The Oklahoma Bar Association has a new digital publication called Courts & More. It is sent to OBA members and features links to the recent Oklahoma appellate court opinions and other Oklahoma legal news. I write a practice management feature for that publication and will republish it here the week after it goes out to OBA members.
Every law firm needs the ability to securely share information electronically with clients. Email is not a secure communication tool. Every law firm also should have a goal of providing superior client service. Providing your clients a secure location to log-in to review all the documents in their matter at any time and securely communicate with the firm demonstrates a commitment to great client service and careful attention to securing their confidential information. Let us briefly discuss how to affordably set up a secure client portal and the ethical considerations about managing one.
Even a small law firm can easily set up secure client portals by subscribing to one of the cloud-based law practice management services. Client portals for all clients are included in the basic subscription fee for those services. Some basic tech support and information for clients is supplied by these providers. Six of these services provide new subscribers who are OBA members a discount: Clio, CosmoLex, MyCase, PracticePanther, Rocket Matter and Zola Suite. To access the discount codes, go to your MyOKBar account on www.okbar.org and select the “Practice Management Software Benefits” link.
We at the OBA Management Assistant Program believe practice management software solutions are important for lawyers to use for their digital client files. We also believe these tools provide best solutions for most lawyers because it is simple to share documents from the digital client file to the included portal. Citrix Sharefile provides a nice option and Office 365’s One Drive can also be used to create sharable folders.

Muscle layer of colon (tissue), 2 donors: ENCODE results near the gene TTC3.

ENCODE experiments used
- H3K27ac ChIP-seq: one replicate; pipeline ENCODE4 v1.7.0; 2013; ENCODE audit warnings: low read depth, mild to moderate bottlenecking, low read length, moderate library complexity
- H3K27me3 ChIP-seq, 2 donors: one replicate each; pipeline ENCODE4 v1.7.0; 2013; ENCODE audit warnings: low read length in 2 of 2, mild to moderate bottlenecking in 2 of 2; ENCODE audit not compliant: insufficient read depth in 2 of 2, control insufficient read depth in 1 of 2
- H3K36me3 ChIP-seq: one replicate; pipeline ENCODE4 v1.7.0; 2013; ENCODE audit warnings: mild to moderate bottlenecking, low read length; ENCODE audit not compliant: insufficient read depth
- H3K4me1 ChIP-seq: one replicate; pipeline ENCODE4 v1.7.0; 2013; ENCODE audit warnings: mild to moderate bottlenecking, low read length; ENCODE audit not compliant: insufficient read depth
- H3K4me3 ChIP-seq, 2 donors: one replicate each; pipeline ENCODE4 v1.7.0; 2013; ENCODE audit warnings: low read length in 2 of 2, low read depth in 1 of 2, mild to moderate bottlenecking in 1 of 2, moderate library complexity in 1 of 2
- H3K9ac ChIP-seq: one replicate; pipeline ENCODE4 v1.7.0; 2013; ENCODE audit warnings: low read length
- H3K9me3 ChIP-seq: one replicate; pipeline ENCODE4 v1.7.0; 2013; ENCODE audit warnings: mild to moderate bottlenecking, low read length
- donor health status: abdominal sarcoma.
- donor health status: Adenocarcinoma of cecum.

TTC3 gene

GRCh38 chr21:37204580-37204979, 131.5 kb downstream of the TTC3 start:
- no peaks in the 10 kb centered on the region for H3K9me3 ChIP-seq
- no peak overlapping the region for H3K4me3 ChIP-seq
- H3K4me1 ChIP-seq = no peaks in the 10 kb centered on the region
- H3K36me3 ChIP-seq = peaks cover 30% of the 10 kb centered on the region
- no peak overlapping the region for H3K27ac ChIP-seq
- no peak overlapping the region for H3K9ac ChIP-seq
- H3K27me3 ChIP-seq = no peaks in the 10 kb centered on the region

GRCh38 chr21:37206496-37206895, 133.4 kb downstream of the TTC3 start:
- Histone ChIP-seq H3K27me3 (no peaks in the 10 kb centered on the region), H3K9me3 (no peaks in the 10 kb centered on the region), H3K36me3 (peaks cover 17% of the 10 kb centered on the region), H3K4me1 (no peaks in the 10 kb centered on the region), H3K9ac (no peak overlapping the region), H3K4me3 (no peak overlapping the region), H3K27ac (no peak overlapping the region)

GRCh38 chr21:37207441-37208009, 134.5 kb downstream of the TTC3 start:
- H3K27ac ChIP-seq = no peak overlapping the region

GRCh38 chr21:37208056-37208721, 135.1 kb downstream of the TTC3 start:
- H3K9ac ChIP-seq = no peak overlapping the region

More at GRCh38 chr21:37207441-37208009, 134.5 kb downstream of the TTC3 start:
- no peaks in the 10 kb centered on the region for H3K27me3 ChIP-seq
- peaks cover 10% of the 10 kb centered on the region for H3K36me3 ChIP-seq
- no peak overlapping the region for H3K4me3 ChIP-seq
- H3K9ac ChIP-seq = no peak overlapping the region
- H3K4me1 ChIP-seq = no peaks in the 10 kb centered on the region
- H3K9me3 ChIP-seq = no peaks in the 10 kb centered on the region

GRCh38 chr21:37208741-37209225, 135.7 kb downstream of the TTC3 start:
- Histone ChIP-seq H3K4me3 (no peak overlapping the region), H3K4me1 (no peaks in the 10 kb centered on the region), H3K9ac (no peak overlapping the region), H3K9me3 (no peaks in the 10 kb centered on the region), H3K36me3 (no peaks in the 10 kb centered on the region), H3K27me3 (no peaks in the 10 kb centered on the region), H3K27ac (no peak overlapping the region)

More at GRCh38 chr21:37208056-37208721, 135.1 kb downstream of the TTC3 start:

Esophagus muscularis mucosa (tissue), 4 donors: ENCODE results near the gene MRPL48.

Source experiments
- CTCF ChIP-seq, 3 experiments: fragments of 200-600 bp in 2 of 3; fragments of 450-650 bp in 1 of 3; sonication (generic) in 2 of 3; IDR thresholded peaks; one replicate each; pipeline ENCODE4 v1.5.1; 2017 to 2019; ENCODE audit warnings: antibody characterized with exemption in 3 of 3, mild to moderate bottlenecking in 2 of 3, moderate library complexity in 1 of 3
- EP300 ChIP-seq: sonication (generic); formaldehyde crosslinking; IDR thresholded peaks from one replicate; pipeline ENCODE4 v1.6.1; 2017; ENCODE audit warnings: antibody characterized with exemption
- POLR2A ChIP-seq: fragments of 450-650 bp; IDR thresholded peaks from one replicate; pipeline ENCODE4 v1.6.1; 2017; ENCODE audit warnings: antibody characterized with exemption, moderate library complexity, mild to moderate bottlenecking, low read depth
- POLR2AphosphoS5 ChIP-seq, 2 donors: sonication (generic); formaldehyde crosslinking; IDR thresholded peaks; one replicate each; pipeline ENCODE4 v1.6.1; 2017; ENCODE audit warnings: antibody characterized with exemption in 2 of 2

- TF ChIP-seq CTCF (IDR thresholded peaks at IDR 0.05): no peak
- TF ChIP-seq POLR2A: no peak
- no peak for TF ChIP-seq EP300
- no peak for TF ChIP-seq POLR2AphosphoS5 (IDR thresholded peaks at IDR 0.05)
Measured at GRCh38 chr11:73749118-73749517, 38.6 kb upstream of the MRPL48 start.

One of the common ethical questions about portals is when it is appropriate to close the client portal, meaning the clients no longer have access to their information via the portal. The answer is that the portal should be considered an extension of the client file and ending portal access should be addressed in the attorney-client engagement agreement as matters like file destruction are addressed. 30 to 45 days after a file is closed is a good target. Personally, I do not believe you do clients any favors by leaving a portal open for many months after a client’s matter has been concluded. The idea is not to exclude the clients from their information. Rather it is to assist them in saving their information before the portal is closed.
So, the file closing process should include reminding the client (more than once) when the portal will be closed and they should print or save the documents before this date. Printing is simple and does not involve digital security issues. Giving the clients a few words about saving digital information securely is warranted. Many clients now have access to secure cloud storage and understand how it works. But others are very lax with their digital security. One suggestion might be to save everything to a flash drive and put the drive in the family safe in an envelope identifying the contents.
What about the client who misses the deadline and wants or needs something later? At that point you no longer have a client portal, but you still have a closed client file, whether digital or physical. Your attorney client agreement should address obtaining documents from closed files and whether there will be a charge for such retrieval.
Ambitious law firms may develop different types of client portals in the future. If you represent clients in a particular industry, it might be full of news, information and downloads related to that industry. The law firm may decide that indefinite portal access for current and former clients is in the best interest of the firm. A law firm catering to individual consumer clients may build a portal with a wealth of basic information, downloads, statutory forms and even some do-it-yourself forms for consumers. (If reading that strikes you as too risky, then your law firm will not be doing that; but other law firms will.) The model for that type of portal that may be 90 days complementary access after all client matters are concluded and afterwards there is a annual fee for a subscription to that service. Maybe a few simple questions would also be answered at no charge under the subscription. But I also see models like a consumer bankruptcy law firm portal providing months of largely automated “after care” helping clients to make better financial decisions in the future.
Client portals are at the top of my mind right now as I’ve been invited to speak at ABA TECHSHOW 2020 on Client Portals: The Cornerstone of Virtual Practice on the virtual practice track. This year ABA TECHSHOW will be virtual, beginning March 8th, which means it has never been more affordable for you to attend. Using OBA discount code EP2109 when you register reduces your registration fee to $295.